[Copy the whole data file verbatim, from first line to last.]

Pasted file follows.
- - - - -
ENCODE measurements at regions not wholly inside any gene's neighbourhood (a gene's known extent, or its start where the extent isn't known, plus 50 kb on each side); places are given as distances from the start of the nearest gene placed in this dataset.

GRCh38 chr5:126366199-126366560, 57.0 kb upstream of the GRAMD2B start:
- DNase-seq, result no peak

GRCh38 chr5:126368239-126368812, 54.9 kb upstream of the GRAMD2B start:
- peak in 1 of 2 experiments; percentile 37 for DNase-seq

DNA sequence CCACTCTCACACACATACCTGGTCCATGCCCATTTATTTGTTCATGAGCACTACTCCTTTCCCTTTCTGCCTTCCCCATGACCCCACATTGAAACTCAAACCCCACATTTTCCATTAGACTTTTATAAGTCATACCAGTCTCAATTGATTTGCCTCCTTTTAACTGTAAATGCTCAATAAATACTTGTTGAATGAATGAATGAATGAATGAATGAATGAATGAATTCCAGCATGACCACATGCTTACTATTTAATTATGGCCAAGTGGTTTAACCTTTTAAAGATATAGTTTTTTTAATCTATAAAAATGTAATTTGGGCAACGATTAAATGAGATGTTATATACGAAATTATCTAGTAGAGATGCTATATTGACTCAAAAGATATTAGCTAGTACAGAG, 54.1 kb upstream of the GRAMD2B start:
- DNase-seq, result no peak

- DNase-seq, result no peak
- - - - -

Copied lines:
ENCODE measurements at regions not wholly inside any gene's neighbourhood (a gene's known extent, or its start where the extent isn't known, plus 50 kb on each side); places are given as distances from the start of the nearest gene placed in this dataset.

GRCh38 chr5:126366199-126366560, 57.0 kb upstream of the GRAMD2B start:
- DNase-seq, result no peak

GRCh38 chr5:126368239-126368812, 54.9 kb upstream of the GRAMD2B start:
- peak in 1 of 2 experiments; percentile 37 for DNase-seq

DNA sequence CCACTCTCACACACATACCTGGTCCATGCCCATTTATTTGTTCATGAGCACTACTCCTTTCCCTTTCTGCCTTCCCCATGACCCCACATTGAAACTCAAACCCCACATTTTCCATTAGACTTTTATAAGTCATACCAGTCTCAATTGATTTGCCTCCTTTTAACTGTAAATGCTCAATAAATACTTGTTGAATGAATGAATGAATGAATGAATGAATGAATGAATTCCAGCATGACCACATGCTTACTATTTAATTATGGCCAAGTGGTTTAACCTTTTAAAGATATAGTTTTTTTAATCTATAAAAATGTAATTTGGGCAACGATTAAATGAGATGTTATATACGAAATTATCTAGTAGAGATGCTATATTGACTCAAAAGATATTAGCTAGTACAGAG, 54.1 kb upstream of the GRAMD2B start:
- DNase-seq, result no peak

- DNase-seq, result no peak